Time to kill

Grave dan­ger

Real People - - CONTENT -

Evil lurked amid the tomb­stones of Dorothy’s pet ceme­tery...

Dorothy Thomp­son’s house sat way back off the high­way, down a se­cluded wood­land drive.

The white-painted clap­board villa, by the side of the bayou in the tiny Louisiana town of Toca, had seen better days, but kept an air of faded grandeur.

But what made it fa­mous were the tomb­stones.

The house’s 14-acre gar­dens housed the Aza­lea Orig­i­nal Pet Ceme­tery, the last rest­ing place for much-loved pets: cats, dogs, birds, even mon­keys.

About 5,000 an­i­mals had been buried there since the busi­ness was opened by Dorothy’s mother, Grace, in 1950.

‘It’s haunted,’ the lo­cal kids told each other. ‘There are ghosts and stuff all round the place.’

Ac­cord­ing to leg­end, pets weren’t the only things buried at Dorothy’s house. Some­where, there was said to be a for­tune amassed by Dorothy’s dad, Jack, a casino owner with shady links.

Be­cause of her reclu­sive­ness, and the ru­mours of great wealth, Dorothy was vul­ner­a­ble…

Friend Patricia New­man en­tered Dorothy’s life around 1980, when she was de­pressed over the death of her mother.

Soon, the young woman, in her 30s, was like a daugh­ter to her.

Around the same time, Dorothy hired Bran­don Nodier, 26, as her live-in care­taker.

One night in April 1985, Patricia phoned Dorothy to dis­cuss plans to pick her up next day and take her shop­ping.

But, when Patricia turned up at the house, Dorothy, 63, was nowhere to be found.

Patricia re­ported her miss­ing to the St Bernard Parish Sher­iff’s Of­fice.

Three weeks later, fish­er­men dredged up Dorothy’s body from the Mis­sis­sippi River.

Par­tially naked, and with a bin bag tied around her head, her corpse had been weighted down with heavy chains.

In­ves­ti­ga­tors de­ter­mined that she had been stran­gled be­fore be­ing dumped. But, with few clues, the case was shelved.

In 2012, the in­quiry was re­opened by cold-case de­tec­tives – one of whom, Colonel John Do­ran, had fond mem­o­ries of Dorothy, hav­ing done odd jobs for her when he was a teenager.

‘She was kind of ec­cen­tric and wasn’t in the best of health, but she was a gen­er­ous and sweet per­son,’ he said.

Most of the case files had been de­stroyed when Hur­ri­cane Katrina hit the area in Au­gust 2005, but one file re­mained that Colonel Do­ran de­scribed as a ‘Bi­ble of names and wit­nesses’.

They re-in­ter­viewed Patricia and dis­cov­ered that, at the time of the mur­der in 1985, Dorothy’s care­taker, Bran­don, and his ex-wife, Bon­nie, had been due to face Dorothy in court.

‘He was al­ways try­ing to get her to sign the prop­erty over,’ Patricia said.

Even­tu­ally, Dorothy had, but she’d been con­vinced Bran­don had hood­winked her out of the ceme­tery – pay­ing her just $20,000, a frac­tion of its worth.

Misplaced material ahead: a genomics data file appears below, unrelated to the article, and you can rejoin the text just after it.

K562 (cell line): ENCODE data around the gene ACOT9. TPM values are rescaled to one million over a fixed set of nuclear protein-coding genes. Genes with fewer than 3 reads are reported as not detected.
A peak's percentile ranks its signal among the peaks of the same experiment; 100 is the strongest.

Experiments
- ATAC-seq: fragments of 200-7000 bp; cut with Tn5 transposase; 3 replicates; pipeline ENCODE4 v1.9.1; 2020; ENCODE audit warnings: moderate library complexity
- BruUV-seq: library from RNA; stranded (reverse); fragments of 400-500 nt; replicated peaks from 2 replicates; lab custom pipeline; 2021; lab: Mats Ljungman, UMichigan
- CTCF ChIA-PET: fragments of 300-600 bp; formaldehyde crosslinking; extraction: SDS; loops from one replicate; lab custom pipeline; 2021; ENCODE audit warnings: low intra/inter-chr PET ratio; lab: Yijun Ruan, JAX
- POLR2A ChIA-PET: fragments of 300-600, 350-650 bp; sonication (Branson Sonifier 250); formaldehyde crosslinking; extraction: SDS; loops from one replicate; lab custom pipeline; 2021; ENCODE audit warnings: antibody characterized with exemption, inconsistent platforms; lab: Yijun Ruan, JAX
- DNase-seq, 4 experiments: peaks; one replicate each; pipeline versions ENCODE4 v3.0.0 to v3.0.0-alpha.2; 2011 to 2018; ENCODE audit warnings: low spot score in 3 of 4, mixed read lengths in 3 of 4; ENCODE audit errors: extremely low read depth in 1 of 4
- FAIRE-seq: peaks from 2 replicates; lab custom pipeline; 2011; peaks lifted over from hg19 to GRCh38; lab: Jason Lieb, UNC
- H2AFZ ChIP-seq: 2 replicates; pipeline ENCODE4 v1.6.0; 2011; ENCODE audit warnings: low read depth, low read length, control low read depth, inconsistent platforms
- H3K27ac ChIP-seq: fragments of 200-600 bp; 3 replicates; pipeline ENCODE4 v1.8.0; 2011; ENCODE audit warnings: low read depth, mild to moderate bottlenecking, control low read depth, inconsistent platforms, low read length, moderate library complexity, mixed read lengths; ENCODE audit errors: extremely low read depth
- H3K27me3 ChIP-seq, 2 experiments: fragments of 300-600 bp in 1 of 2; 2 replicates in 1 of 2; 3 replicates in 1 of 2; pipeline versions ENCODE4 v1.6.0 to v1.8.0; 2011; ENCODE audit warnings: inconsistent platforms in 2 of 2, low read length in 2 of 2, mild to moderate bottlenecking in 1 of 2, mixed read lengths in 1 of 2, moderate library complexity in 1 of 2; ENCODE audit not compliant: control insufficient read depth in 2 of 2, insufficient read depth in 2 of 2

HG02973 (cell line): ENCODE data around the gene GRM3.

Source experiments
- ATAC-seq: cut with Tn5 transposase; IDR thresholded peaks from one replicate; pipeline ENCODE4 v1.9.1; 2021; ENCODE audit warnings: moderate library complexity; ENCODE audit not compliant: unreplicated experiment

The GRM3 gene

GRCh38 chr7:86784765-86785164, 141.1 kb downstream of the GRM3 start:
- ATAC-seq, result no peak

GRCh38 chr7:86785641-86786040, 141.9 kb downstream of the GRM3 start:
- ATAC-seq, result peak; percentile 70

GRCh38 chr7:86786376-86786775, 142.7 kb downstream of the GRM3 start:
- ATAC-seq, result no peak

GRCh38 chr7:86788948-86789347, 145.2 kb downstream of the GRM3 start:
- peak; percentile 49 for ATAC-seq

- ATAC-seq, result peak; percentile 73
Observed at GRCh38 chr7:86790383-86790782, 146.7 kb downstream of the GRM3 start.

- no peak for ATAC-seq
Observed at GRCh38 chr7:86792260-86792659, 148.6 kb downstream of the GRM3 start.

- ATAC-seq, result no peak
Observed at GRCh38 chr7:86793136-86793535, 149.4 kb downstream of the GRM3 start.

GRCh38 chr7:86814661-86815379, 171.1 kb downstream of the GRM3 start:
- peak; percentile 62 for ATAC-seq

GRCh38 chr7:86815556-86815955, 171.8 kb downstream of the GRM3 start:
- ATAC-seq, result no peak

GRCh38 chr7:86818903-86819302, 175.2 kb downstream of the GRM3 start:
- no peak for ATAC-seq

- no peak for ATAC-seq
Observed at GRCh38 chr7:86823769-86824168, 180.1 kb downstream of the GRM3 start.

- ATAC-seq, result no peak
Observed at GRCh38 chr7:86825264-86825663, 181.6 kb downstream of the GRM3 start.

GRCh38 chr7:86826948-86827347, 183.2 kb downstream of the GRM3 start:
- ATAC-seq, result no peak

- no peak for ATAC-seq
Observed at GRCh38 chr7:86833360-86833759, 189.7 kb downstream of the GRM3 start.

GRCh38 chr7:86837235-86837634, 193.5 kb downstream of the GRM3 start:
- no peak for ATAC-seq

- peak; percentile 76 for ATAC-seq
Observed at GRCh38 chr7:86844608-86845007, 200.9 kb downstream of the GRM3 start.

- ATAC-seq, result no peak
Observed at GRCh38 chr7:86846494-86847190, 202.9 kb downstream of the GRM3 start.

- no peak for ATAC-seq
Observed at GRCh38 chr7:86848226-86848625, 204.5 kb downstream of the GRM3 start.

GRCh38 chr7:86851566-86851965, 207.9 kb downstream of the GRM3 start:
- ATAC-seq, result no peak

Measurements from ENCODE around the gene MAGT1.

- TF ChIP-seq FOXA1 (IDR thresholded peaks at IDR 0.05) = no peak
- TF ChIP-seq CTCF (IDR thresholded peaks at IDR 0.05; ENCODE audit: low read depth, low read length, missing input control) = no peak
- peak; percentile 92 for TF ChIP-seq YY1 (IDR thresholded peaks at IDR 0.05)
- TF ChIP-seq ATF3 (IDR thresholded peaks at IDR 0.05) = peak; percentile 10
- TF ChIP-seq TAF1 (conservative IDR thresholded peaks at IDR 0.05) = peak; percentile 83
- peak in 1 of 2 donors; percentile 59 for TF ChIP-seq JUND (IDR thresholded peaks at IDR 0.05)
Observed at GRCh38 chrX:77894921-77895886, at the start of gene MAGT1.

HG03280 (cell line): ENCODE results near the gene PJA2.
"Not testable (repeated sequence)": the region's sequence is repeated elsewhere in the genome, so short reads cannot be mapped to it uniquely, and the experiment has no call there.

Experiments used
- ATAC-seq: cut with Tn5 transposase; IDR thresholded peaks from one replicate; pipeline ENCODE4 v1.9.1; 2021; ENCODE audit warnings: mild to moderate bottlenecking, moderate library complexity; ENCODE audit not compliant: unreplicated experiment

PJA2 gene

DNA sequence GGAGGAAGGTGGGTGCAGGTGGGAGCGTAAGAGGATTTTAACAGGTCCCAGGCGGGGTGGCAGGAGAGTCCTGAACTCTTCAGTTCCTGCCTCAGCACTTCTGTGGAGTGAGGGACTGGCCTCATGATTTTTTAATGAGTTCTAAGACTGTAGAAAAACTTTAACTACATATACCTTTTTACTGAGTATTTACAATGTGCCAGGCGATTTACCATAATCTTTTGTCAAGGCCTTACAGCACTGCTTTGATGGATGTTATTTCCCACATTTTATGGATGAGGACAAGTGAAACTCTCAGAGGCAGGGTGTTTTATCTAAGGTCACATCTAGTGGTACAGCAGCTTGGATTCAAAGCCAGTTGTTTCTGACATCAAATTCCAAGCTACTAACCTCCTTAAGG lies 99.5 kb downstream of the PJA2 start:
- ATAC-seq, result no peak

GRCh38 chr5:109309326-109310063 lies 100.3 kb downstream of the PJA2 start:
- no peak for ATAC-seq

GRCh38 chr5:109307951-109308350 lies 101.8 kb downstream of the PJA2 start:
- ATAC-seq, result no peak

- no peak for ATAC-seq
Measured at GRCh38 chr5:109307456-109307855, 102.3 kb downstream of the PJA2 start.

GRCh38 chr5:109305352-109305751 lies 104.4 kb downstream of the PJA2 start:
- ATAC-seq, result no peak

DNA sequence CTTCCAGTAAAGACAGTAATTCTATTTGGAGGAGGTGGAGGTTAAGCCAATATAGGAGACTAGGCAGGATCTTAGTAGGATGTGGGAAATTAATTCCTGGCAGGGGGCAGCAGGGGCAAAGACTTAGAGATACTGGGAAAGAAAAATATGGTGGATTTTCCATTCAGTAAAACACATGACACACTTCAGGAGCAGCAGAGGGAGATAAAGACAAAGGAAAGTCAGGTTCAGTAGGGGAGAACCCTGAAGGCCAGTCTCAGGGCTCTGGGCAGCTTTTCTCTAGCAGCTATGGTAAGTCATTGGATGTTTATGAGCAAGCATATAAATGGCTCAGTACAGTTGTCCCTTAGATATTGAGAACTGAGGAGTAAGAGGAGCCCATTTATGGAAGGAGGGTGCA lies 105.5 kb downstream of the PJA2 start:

Five months af­ter fil­ing the law­suit, Dorothy went miss­ing...

Bran­don was prime suspect, but po­lice needed ev­i­dence. Then, a woman called to say that her jailed hus­band wanted to talk about an old mur­der…

James Tre­gler told the po­lice he hadn’t seen Bran­don, an old ac­quain­tance, for 25 years – un­til re­cently. He’d turned up to say that, if James didn’t keep quiet, his wife would get hurt.

Fear­ing for his wife’s safety, James con­fessed to the po­lice.

He told them Bran­don had picked him up one night, driven to the pet ceme­tery and told him to wait.

A few min­utes later, he heard Dorothy scream. Run­ning to the house, he saw Bran­don on top of Dorothy, chok­ing her.

He yelled at him to stop, but Bran­don threat­ened him. Scared, he let him fin­ish Dorothy off. Then he helped dis­pose of the body.

‘I didn’t know what he was go­ing to do,’ he said. ‘I was scared to death of him.’

When James con­firmed de­tails that had never been made public, the de­tec­tives knew he was telling the truth.

In April 2012, al­most 27 years to the day af­ter Dorothy went miss­ing, Bran­don, 60, pleaded guilty to man­slaugh­ter and was sen­tenced to 10 years.

‘I don’t think it weighed on him at all,’ said De­tec­tive Cap­tain Mark Jack­son. ‘He showed no re­morse – no noth­ing.’

Dorothy’s house is now derelict, but Patricia New­man – the true friend who hounded the author­i­ties for years about solv­ing the mur­der – said she in­tends to ren­o­vate the prop­erty and re­open the ceme­tery soon, as a trib­ute to Dorothy.

Watch Homi­cide: Hours to Kill on Thurs­day 14 June at 10pm.

Bran­don was nabbed nearly 30 years later Dorothy and Bran­don in her pet ceme­tery in 1981

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